By Llew Gibbons, downloadable here and forthcoming in 2 Marquette Intellectual Property Law Review (2005). Here’s the abstract:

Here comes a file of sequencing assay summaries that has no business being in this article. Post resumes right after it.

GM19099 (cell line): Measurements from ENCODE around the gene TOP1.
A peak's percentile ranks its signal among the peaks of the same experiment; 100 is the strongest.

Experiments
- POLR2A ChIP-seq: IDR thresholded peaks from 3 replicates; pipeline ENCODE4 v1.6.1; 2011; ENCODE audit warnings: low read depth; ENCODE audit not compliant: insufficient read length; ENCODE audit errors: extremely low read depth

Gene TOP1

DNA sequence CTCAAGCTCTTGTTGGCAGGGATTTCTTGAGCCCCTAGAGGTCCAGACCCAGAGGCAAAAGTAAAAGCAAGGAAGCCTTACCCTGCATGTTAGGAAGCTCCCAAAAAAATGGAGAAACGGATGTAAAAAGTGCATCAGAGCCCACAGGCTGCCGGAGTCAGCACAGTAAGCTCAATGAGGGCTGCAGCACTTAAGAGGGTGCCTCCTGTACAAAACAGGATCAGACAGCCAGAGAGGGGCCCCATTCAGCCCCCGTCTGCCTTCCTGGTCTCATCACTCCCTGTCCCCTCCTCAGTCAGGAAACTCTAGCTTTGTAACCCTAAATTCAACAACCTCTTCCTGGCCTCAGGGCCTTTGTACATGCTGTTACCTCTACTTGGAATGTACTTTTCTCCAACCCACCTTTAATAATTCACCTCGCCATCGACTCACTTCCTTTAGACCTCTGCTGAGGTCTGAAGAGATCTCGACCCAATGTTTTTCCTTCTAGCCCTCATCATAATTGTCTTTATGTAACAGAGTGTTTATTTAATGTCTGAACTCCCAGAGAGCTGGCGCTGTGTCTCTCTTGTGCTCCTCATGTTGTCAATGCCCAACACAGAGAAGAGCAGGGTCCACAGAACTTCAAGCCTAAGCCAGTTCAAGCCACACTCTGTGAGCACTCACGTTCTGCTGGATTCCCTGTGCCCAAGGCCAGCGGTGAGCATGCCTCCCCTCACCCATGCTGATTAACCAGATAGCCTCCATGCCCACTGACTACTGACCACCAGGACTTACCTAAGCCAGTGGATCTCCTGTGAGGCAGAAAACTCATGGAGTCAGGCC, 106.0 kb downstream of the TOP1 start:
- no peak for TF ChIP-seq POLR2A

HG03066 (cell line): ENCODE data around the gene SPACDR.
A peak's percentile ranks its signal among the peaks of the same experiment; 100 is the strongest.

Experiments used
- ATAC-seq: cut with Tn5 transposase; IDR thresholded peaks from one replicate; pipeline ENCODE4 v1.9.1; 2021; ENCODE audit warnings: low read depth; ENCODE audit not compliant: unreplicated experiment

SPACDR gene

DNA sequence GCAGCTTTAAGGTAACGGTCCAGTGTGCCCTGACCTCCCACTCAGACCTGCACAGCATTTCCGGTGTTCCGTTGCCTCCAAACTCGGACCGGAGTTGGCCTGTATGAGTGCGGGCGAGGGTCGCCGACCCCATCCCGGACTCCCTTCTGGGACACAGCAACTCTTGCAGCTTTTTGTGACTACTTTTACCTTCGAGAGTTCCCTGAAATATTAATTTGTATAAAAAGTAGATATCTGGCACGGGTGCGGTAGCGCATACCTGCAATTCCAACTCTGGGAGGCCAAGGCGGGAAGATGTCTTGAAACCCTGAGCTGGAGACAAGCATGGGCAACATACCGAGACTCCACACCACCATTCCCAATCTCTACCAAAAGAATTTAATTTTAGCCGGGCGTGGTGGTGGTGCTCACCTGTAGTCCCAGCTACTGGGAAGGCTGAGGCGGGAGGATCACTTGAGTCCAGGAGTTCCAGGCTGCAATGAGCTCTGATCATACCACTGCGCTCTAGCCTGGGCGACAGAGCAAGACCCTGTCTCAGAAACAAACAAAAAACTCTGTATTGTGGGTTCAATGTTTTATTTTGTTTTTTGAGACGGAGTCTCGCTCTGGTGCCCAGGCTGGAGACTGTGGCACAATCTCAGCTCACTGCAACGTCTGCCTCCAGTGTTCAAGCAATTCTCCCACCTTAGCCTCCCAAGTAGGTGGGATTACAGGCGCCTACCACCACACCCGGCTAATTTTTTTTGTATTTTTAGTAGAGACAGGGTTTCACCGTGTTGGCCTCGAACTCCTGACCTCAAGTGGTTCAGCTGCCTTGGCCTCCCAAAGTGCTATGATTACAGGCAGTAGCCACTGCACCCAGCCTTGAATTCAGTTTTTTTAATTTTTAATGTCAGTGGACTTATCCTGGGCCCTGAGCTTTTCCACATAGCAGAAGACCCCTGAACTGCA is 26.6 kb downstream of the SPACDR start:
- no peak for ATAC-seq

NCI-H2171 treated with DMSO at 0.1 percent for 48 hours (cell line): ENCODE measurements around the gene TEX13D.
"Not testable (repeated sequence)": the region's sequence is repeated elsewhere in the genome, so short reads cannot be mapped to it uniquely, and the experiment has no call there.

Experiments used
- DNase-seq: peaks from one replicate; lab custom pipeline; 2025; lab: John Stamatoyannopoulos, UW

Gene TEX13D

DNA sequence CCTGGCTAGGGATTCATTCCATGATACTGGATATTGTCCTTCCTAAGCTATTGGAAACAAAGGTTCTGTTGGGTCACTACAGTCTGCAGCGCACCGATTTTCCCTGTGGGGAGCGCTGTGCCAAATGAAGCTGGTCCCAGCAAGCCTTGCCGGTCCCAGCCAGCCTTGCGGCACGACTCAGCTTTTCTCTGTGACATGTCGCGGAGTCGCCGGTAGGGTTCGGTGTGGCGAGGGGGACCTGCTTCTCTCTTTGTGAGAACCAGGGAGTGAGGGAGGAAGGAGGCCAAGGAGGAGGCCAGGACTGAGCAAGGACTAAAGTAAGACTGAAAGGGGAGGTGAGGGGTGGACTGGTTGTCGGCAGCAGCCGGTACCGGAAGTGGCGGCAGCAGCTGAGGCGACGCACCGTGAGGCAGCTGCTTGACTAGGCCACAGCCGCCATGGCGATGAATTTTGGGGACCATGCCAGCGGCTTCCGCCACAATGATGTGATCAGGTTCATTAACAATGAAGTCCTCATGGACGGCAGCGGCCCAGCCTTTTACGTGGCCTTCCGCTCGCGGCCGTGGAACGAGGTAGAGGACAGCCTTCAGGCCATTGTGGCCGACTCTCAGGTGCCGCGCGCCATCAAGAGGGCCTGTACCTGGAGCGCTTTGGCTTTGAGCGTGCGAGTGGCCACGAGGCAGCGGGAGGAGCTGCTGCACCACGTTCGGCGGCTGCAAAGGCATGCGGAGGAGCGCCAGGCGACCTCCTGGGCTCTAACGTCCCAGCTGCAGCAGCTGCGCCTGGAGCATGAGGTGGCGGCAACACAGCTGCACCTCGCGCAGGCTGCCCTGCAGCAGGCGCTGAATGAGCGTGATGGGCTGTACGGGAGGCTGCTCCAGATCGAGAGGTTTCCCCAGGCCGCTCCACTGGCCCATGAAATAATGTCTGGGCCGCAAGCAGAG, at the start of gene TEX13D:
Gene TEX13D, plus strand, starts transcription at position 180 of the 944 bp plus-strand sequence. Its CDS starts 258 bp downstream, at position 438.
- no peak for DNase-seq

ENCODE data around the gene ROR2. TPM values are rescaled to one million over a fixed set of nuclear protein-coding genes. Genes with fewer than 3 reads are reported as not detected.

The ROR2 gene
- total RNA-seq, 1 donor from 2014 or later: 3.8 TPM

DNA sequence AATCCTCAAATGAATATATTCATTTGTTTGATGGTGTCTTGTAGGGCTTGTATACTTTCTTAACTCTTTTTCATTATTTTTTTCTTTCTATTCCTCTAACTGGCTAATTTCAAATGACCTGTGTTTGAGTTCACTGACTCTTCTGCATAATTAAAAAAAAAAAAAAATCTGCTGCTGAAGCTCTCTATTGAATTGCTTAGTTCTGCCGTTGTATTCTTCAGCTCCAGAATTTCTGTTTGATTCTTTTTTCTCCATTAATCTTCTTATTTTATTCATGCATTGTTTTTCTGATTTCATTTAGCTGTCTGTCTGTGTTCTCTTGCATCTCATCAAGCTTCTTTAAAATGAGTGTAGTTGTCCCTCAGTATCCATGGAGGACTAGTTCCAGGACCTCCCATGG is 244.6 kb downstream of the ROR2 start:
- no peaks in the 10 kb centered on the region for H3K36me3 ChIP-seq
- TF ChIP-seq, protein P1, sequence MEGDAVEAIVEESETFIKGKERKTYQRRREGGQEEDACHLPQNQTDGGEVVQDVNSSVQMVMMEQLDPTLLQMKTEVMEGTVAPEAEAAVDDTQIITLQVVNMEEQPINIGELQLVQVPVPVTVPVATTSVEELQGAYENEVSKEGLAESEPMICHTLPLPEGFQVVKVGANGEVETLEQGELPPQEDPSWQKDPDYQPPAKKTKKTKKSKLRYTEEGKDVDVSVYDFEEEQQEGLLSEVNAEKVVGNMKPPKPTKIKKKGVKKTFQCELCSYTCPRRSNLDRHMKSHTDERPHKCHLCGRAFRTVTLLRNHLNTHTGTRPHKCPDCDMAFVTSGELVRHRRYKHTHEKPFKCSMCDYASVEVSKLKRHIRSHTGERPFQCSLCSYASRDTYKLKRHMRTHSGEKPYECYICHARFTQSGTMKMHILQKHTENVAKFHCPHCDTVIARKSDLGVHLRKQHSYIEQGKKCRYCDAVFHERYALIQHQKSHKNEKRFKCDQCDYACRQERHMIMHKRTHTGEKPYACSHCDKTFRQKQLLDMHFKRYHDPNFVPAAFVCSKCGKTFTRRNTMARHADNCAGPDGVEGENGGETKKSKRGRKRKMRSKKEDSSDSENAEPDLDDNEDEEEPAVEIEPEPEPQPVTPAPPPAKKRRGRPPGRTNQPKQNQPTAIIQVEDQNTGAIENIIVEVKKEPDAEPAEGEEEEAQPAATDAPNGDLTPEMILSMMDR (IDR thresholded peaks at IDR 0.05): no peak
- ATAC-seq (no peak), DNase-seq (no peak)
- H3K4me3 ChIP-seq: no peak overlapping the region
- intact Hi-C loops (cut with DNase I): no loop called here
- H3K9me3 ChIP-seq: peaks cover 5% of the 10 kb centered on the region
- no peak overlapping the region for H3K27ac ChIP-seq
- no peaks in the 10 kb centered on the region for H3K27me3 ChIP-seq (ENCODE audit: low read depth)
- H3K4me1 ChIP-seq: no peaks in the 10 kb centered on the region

In Lawrence v. Texas, the United States Supreme Court held for the first time that morality, standing alone, is not a sufficient basis for prohibitory legislation. Instead, the state must explain how behavior is harmful before it can make it unlawful. The significant post-Lawrence question is whether this holding in Lawrence marks a paradigm shift in constitutional jurisprudence so that teaching of Lawrence may be extended from the bedroom into the commercial marketplace to remove mere moral disapproval as a constitutionally rational basis on which to regulate commercial conduct. Trademark law may at first blush appear to be an unlikely source of law to analyze Lawrence. Nevertheless, some symbols (signs) capable of identifying or distinguishing goods or services, may not serve as trademarks because they may offend some demographic of the citizenry as scandalous, immoral, or disparaging homologues for mere moral disapproval. Since scandalousness in the United States is often loaded with connotations of sexuality, this is of particular interest to the Queer community. Section 2(a) is particularly problematic for the Queer community as the denial of queer marks places the U.S. government’s imprimatur of scandalous and immorality upon the mark (and by extension on the queer community). For non-commercial entities, these marks serve a dual purpose to identify the group for trademark purposes (for example source, origin, or sponsorship) while the mark itself conveys a message of pride to their membership, client base, or to the public at large. Under these circumstances, Lawrence may teach that such laws that stigmatize must receive some level of heightened scrutiny. This is important because our understand of marks has changed. This more recent use of marks as communicative symbols of social identity are inadequately explained using only the juridically accepted law and economics approach. Semiotics provides a better theoretical structure to understand these new uses of marks and to properly credit the role of the new authors in developing the mark’s cultural significance. This Article evaluates section 2(a) of the Lanham Act in the meta-framework of queer marks. First, this Article establishes a theoretical framework to better understand modern trademark usage. The Article then places trademarks in the context of First Amendment jurisprudence, analyzes these marks under the Equal Protection and Due Process Clauses as authoritatively construed in Lawrence v. Texas, and concludes that a fair reading of Lawrence places substantial limitations on the United States Patent and Trademark Office’s (USPTO’s) authority to reject queer marks under section 2(a) of the Lanham Act. Thus, the teachings of Lawrence are moved out of the bedroom and into the market.